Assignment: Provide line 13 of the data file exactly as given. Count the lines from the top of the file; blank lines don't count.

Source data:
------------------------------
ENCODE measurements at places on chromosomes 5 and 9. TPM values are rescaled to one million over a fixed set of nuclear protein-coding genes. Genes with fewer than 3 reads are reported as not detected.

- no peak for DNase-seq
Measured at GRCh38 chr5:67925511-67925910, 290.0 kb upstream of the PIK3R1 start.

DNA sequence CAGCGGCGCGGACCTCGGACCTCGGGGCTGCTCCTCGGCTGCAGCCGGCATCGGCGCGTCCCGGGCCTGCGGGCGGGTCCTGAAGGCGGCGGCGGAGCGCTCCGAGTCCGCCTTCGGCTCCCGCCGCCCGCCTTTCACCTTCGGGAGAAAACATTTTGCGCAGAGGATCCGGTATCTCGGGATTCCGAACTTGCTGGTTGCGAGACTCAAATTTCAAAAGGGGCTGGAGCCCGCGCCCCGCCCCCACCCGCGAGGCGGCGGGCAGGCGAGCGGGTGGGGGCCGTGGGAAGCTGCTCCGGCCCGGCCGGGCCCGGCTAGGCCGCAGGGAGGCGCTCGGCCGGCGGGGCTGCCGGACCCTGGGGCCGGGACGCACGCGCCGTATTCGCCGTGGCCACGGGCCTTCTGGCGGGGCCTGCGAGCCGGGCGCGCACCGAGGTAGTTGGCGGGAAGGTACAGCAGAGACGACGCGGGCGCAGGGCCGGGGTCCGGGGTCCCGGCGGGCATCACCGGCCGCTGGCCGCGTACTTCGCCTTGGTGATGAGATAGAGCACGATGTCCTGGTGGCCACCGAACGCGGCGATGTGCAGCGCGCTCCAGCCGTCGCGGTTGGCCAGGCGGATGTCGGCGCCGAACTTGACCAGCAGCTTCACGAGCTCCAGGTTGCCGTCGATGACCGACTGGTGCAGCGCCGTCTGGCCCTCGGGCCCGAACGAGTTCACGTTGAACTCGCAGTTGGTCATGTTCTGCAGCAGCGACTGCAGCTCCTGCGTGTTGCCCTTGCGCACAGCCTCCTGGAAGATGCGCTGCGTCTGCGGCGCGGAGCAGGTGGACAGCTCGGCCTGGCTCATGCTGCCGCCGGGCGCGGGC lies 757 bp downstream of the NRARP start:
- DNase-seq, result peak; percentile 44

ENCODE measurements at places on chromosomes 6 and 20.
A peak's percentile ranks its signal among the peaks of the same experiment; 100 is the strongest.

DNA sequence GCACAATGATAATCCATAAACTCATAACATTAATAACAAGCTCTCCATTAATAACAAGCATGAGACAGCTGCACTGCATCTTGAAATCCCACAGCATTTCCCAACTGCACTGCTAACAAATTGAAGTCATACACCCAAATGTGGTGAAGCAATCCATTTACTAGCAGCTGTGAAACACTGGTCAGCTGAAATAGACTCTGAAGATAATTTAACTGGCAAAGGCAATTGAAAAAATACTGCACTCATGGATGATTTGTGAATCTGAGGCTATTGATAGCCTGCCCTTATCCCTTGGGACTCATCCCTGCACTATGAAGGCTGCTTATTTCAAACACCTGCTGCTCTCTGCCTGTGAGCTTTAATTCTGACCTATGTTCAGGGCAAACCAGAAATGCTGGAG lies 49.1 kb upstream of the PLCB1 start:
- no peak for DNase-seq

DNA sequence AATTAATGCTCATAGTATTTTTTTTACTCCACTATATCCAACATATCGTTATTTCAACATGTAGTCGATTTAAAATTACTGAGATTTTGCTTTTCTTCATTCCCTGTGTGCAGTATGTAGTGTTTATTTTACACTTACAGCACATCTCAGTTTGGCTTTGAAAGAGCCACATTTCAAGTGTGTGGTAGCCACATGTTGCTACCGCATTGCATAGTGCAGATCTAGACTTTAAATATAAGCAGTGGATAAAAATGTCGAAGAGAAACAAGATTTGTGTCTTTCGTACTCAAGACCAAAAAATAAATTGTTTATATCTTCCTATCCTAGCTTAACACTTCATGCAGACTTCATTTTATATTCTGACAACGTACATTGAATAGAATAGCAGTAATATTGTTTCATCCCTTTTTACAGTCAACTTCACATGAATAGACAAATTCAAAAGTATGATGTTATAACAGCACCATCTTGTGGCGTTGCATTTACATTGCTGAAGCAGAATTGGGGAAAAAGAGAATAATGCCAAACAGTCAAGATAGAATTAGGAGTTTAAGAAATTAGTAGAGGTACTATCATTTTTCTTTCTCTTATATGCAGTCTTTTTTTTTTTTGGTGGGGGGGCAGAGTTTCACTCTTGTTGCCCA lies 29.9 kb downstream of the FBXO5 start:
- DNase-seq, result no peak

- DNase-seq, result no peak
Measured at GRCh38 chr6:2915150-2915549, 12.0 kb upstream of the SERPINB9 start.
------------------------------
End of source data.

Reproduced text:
Measured at GRCh38 chr6:2915150-2915549, 12.0 kb upstream of the SERPINB9 start.